Iguazu Falls is said to be one of, if not the, greatest set of waterfalls in the world. From what I've seen so far, I'd have to agree.
The falls form a border between Argentina and Brasil. We first visited the Argentinian side. It has many kilometers of trails through the jungle. Hiking allowed us to see the falls from the top, from below, and from a few look-out points that jetted out into the middle of the falls. Each view gave a different appreciation.
Yesterday we got our visa to Brasil which took only a few hours and need no additional supporting documents. It would have taken up to 6 days in Buenos Aires, plus we would have needed to provide proof of onward travel, copies of our student cards, credit cards, credit card statements, and so on. The easy border crossing here was one of the reasons we changed our route. You know my history with border crossings.
Today we strolled through the Brasilian side of the park. There was much less walking, it was all on paved trails, but the view was spectacular and the trip was well worth it.
It was interesting to compare the two sides. Both parks had a large infrastructure, obvious heavy environmental impact, and little in the way of environmental education. The parks are no wilderness parks, but more like a tourist-attraction based around a natural phenomena. Trecia prepared me for this by warning me it has a Disney-like atmosphere. At least the falls are protected and people spend their time, money and energy to see this natural wonder.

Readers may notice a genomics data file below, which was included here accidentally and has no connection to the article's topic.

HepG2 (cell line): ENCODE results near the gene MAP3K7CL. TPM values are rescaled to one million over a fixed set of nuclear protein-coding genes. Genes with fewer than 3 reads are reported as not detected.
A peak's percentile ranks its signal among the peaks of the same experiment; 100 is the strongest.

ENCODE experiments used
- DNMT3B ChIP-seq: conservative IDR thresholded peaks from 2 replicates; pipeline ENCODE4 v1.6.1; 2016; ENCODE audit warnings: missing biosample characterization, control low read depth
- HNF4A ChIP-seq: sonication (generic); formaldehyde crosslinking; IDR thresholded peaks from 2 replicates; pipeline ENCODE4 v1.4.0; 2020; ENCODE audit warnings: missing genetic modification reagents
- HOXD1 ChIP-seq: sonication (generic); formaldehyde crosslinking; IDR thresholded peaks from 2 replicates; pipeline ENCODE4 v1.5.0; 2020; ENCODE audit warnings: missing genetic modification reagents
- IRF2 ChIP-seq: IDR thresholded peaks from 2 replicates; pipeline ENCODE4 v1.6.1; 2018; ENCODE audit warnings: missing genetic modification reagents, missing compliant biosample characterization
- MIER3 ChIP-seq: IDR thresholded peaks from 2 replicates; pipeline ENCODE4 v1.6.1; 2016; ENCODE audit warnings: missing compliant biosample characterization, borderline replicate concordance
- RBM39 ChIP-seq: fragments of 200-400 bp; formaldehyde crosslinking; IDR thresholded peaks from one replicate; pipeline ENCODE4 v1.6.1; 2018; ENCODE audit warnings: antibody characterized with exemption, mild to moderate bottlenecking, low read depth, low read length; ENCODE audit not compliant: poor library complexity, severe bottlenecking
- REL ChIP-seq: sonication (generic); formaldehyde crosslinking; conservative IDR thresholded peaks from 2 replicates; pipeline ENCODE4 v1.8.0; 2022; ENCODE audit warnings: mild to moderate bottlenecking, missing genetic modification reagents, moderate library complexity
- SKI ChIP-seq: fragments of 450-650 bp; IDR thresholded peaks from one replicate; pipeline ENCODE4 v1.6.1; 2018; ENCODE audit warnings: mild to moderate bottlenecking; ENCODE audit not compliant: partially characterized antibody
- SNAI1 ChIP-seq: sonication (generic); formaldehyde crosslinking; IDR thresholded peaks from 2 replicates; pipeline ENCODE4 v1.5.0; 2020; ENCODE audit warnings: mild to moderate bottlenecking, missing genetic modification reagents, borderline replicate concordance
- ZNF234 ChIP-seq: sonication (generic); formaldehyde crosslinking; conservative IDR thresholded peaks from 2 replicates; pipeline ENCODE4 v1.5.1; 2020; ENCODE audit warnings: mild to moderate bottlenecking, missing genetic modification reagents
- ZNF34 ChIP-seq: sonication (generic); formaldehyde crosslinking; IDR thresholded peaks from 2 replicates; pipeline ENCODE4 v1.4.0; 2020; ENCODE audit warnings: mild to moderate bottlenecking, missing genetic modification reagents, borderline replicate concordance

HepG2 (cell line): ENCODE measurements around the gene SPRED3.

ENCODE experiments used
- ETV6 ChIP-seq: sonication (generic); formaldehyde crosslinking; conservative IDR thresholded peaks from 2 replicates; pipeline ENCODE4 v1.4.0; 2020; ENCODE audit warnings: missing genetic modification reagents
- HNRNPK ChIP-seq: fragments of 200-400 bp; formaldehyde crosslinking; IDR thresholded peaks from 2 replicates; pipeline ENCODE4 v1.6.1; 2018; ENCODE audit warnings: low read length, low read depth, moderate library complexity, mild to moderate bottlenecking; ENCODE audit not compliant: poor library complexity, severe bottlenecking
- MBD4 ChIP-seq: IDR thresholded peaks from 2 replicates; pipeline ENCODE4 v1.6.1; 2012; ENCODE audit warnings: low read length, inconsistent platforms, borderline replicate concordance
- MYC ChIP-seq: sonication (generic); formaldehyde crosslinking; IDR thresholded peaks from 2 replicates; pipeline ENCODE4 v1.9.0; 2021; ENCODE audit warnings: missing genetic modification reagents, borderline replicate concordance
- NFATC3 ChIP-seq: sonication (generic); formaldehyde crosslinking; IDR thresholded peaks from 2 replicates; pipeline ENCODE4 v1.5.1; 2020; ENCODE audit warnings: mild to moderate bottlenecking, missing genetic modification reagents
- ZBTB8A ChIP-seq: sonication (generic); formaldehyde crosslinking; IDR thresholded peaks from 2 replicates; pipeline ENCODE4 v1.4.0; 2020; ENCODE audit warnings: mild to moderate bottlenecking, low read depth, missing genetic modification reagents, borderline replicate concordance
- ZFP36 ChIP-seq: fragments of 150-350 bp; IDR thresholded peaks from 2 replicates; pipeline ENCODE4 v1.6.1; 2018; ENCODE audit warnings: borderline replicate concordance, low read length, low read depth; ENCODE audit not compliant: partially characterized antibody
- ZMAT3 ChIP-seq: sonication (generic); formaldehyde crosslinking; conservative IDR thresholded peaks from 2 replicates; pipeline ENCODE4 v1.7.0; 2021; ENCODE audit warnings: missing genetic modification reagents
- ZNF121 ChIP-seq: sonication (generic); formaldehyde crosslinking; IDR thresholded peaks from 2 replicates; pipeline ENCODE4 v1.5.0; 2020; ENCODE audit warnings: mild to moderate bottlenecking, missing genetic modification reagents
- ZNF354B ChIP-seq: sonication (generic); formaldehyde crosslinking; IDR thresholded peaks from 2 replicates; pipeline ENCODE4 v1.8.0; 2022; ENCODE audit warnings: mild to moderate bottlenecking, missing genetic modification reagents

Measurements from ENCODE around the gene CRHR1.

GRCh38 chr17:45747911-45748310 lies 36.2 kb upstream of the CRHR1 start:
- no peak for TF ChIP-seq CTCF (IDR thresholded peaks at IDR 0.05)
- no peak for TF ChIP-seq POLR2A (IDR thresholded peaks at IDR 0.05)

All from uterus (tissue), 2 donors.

While not mentioned at either park is that a few kilometers upstream is the Itaipu Dam, which was for a long time the largest dam in the world. Not surprisingly, it also devastated the surrounding people and pristine wilderness and is considered one of the worst human-made disasters. How clean is this renewable energy source? As a bonus, you can tour the dam for $10-20.
Anyways, here are a few photos. I apologize if the pictures all look the same. I remember thinking the same thing when my dad visited the falls several years ago and showed me his photos. I assure you that the photos are of different falls and that there really are that many waterfalls. It is 3 kilometers from one end to the other, after all. The caoti photo, above, is for you Hillary.
Taken from the bridge across this deep chasm, this is the bridge's shadow disappearing into the waterfall below.
Swifts utilized the updrafts to help them circle the waters.
Getting up close and personal with the Argentinian side.
After a 4km walk, we arrived on top of the falls, right at the edge of the Devil's Throat.
Enjoying the vast views from Brasil.
I'm pretty sure I could huck off one of these in a kayak.
Looking over the edge in Brasil.
Trying to protect ourselves from the pounding water caused by the force of the falls.